My Little Chequered Kitchen

Dutch Speculoos Pie with Orange Liqueur Cream …

DSC_4772In my opinion, I’ve assimilated pretty well into Dutch culture.  Unlike a lot of expatriates who come to live in Holland, I actually speak the language (albeit rather badly), I only hang out with Dutchies, I’m not ashamed to admit that I listen to Guus Meeuwis and Jan Smit (Dutch singers) … yes I’m genuinely in love with my adopted country and its people.  


But there has been one aspect of Dutch culture that has failed to win me over, and that’s their cuisine. Don’t get me wrong, I don’t dislike it.  In fact I always over-indulge when I visit my mother-in-law who is a fantastic cook.  But, Dutch food just doesn’t inspire me in the same way that Italian, Asian, or even Greek, Spanish or French food does.   


That’s why for June’s FoodBlogSwap, I decided to bite the bullet and tackle something that is typically Dutch.  So, when I saw that I had been given the Dutch food blog  “Judith’s Cakes” to cook from, I jumped at the chance to make this Speculoos Pie (or as the Dutch call it, “Speculaastaart”).  


Choosing from Judith and Jaap’s blog was the biggest challenge I’ve had to face so far in the Dutch FoodBlogSwap event.  There were just so many delicious sweet treats to choose from!  But this pie really struck me as being completely different to anything I had tried to make before, and so my curiosity was piqued.


According to Wikipedia, speculoos (Dutch: speculaas, or in New Zealand we often call them “Dutch Windmill Biscuits”) is a type of spiced shortcrust biscuit, traditionally eaten during the feast of St Nicholas (Sinterklaas) in the Netherlands, Belgium, and Northern France and around Christmas in Germany. Speculoos biscuits are thin, very crunchy, slightly browned and, most significantly, have some image or figure (often from the traditional stories about St. Nicholas) stamped on the front side before baking. 


The most striking thing about speculoos biscuits however is the flavour, which is a combination of spices including cinnamon, nutmeg, cloves, ginger, cardamom and white pepper (therefore similar to English mixed spice).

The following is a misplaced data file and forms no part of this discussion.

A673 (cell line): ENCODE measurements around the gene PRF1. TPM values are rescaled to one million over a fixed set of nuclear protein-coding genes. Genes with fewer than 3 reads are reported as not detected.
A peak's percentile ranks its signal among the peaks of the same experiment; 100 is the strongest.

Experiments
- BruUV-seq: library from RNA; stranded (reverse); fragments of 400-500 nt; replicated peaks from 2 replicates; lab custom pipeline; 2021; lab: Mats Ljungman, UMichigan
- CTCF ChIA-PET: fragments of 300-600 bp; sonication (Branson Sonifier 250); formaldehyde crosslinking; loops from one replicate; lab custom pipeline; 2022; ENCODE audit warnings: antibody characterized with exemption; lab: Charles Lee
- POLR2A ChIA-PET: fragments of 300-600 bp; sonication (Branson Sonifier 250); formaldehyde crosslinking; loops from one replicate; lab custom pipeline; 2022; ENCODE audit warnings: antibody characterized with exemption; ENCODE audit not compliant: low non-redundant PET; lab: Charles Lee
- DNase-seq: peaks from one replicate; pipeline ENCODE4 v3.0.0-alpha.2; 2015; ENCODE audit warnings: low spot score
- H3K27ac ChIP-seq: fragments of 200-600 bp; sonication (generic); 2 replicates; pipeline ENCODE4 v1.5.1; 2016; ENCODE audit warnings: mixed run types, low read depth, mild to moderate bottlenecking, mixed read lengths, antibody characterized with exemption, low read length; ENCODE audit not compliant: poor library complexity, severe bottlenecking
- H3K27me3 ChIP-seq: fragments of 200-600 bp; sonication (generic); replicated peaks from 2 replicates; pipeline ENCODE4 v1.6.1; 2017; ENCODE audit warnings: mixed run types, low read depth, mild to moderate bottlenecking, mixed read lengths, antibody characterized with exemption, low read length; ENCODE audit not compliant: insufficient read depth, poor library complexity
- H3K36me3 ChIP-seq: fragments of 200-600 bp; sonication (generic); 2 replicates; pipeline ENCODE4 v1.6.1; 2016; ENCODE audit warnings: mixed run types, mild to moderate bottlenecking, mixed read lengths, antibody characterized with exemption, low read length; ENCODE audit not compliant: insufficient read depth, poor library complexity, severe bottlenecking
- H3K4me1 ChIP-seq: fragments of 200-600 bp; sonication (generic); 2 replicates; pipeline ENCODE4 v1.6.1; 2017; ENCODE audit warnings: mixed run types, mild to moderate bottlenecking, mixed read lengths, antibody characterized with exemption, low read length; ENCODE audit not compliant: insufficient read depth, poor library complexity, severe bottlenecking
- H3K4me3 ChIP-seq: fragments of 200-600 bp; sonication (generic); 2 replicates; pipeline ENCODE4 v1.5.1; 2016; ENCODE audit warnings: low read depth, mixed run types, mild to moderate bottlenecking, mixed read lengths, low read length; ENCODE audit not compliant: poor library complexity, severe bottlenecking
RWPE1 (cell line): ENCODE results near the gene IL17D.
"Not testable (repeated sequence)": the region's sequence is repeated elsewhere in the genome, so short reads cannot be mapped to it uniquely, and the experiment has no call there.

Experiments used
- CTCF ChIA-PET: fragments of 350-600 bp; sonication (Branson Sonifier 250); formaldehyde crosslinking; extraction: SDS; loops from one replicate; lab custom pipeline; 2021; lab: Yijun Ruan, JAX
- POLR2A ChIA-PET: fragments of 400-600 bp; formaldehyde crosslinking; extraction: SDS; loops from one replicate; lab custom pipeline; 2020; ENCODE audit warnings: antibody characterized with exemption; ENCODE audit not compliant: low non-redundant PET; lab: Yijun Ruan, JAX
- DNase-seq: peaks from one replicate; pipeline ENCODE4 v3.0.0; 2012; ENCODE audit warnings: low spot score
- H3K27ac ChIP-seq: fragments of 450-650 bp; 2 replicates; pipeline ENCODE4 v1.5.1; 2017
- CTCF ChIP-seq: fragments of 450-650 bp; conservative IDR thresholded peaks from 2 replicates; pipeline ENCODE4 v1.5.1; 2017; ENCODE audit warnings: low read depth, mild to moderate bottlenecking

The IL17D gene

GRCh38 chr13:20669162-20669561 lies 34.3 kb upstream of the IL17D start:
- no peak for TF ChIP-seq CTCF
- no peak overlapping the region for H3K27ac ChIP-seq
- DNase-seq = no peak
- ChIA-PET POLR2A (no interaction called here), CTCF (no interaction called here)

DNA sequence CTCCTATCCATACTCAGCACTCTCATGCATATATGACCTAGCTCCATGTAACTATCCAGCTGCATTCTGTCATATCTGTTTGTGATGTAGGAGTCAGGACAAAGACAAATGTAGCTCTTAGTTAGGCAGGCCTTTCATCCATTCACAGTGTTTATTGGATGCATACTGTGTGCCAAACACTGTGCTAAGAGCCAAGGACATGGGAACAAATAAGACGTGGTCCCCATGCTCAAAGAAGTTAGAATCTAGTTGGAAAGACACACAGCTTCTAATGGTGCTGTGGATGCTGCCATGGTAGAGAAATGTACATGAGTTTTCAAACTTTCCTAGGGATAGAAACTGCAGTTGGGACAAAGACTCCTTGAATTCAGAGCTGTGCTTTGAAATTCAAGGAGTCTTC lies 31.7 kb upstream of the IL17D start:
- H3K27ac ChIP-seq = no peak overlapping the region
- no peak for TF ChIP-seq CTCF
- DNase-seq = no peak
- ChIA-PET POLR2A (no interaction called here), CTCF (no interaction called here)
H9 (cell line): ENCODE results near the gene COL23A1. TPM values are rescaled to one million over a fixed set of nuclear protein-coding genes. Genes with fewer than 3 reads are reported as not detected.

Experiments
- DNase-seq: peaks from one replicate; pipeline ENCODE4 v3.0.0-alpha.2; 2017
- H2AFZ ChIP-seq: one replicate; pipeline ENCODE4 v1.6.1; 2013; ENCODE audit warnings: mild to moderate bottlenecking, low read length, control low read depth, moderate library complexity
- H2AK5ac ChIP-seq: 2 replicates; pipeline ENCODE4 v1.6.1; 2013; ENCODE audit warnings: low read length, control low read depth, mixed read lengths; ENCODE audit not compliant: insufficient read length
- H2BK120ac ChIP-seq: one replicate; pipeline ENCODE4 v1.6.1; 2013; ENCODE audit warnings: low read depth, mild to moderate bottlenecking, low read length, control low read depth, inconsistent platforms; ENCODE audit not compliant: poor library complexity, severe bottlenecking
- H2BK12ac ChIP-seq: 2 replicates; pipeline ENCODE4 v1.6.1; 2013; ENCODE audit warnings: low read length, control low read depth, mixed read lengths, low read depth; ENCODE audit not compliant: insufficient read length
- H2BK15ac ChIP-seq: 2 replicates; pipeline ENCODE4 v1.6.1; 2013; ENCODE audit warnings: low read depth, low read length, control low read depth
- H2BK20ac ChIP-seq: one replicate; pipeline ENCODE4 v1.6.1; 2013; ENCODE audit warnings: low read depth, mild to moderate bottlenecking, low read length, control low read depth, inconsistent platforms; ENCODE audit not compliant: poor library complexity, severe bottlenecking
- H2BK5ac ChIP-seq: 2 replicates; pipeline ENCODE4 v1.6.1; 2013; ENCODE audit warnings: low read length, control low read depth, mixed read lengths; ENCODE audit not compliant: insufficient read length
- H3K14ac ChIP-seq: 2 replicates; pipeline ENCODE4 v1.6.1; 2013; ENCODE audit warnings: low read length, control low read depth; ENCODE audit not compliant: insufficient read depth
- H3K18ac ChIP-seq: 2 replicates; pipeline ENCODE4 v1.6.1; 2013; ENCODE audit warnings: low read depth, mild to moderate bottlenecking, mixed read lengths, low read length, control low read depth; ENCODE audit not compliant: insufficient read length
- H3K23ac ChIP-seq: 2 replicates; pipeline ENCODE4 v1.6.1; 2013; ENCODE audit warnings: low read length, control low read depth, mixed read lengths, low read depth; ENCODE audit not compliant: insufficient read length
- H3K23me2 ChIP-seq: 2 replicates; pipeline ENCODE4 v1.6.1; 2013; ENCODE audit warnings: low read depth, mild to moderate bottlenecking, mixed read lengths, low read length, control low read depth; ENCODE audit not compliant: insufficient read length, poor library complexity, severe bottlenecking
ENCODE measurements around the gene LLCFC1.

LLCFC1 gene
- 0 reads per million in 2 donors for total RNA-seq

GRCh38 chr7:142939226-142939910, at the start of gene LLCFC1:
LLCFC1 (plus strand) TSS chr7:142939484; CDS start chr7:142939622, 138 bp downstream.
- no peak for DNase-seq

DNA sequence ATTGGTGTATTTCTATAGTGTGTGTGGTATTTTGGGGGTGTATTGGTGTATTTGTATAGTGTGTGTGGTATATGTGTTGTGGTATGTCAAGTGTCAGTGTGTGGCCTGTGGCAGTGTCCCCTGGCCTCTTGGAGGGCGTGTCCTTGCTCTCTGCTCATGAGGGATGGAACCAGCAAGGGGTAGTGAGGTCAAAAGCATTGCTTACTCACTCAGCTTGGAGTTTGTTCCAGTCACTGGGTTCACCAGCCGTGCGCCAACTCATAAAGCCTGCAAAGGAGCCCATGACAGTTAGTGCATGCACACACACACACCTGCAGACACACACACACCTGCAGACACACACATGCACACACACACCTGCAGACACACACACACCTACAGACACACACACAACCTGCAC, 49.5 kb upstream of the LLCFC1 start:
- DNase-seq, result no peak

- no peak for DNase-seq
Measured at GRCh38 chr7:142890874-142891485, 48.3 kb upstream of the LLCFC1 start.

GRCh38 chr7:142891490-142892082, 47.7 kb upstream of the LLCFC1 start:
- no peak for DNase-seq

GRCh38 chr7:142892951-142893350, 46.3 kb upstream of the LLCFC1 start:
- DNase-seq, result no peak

This pie is therefore a tribute to the flavour and texture of speculoos biscuits.  The recipe itself, as far as I’m aware, is not especially typically Dutch, but the combination of flavours and ingredients certainly are.  The spices together with the almond paste and dried fruits will conjure up vivid memories of Sinterklaas and Christmas for any Dutch person.  And of course that really means that I should have made this in November or December.  Meh!  


Judith and Jaap from Judith’s Cakes used small round balls of the dough to form the design on the top of their pie.  I think it looks absolutely fantastic, but as I lack the assistance of small children in my home, I just didn’t have the patience to stand there and roll all of those tiny little balls!  


I therefore decided to get a bit creative and ended up cutting out strips of the dough and platting them over the pie, finishing off with with little stars to fill up all of the gaps. And of course, if you were to make this at Christmastime, then this pattern would be absolutely perfect. But you should feel free to use your own imagination and create your own unique design to top it off.  


So, do I regret choosing something “typically Dutch” to cook from Judith and Jaap’s food blog? Absolutely not!  This pie was delicious!  It’s definitely going to remain a part of my repertoire and I hope some day to have the opportunity to make it around Christmastime in New Zealand for my family and to showcase to them that Dutch cuisine is actually all that after all!  


… oh and by the way, don’t skip the orange liqueur cream as garnish to this dessert.  It’s absolutely divine!!




Dutch Speculoos Pie with Orange Liqueur Cream ...
Write a review
For the pastry ...
300 gram white flour
100 gram brown sugar